Former surgical resident suspected in stalking case taken into custody again

Ehrens

A former MUSC surgical resident who was arrested on a charge of stalking a woman and ordered to undergo a psychiatric evaluation two years ago has been taken into custody again.

Members of the Charleston County Sheriff’s Office SWAT team, working with the Department of Mental Health’s Mobile Crisis Unit, took Karl Ehrens into custody at his West Ashley house about 3:30 p.m. Wednesday, Maj. John Clark said.

The SWAT team action was prompted by disturbing emails and other communications, including some to court officials, since Ehrens arrived in Charleston before his upcoming trial, according to a source close to the case.

Ehrens provided some clues on his Facebook page. He posted a copy of a letter that said he was scheduled for a trial on the harassment charge the week of July 30. It goes on to say he wanted to submit some evidence and was mailing a box of 12 Care Bears to the Clerk of Court.

The July 18 letter asks that the bears be donated to MUSC Children’s Hospital after the trial. He adds a P.S.: “I request that Grumpy Bear be disregarded.”

Another photo shows two dozen Care Bears perched on a couch. The photo was posted July 20, with the message, “I am home.” His Facebook page said he has been living in Boston.

The stalking case started two years ago, when an 18-year-old woman said Ehrens, who was 29 at the time, was harassing her and exhibiting bizarre behavior after she rejected his romantic advances. She said he kept bothering her after she got a restraining order.

The woman said she found boxes of stuffed animals in her driveway that resembled images in messages Ehrens had sent her. She also said she was worried about a cryptic reference Ehrens made online that Sept. 1 of that year would be a decisive day.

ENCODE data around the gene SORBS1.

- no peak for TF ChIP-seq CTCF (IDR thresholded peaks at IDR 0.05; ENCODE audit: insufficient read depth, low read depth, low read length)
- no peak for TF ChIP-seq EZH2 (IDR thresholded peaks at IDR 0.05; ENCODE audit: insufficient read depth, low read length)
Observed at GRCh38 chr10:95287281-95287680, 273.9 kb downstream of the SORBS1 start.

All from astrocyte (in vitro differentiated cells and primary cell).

A U.S. marshal and several Charleston County sheriff’s deputies arrested Ehrens July 29, 2010, after a brief chase near his West Ashley home. He was charged with harassment.

Magistrate Alvin Bligen ordered Ehrens to be held without bail until he got a mental-health evaluation. A victim’s advocate asked the judge to make monitoring a condition of his release.

Ehrens told the judge at his bond hearing then that the young woman gave him a hug that meant a lot to him.

The woman told the judge: “We were friends. That’s all we were. I’m sorry he couldn’t accept that.”

Ehrens was in the Medical University of South Carolina’s surgical residency program from July 1, 2008, to Feb. 9, 2009. MUSC didn’t give a reason why he was no longer a resident. Ehrens said at his bond hearing that he was wrongfully terminated and planned to continue the program.

On his Facebook page, he notes that he graduated from MUSC in 2008 but calls himself an author.

Glenn Smith contributed to this report. Reach Dave Munday at 937-5553.

or twitter.com/dmunday.

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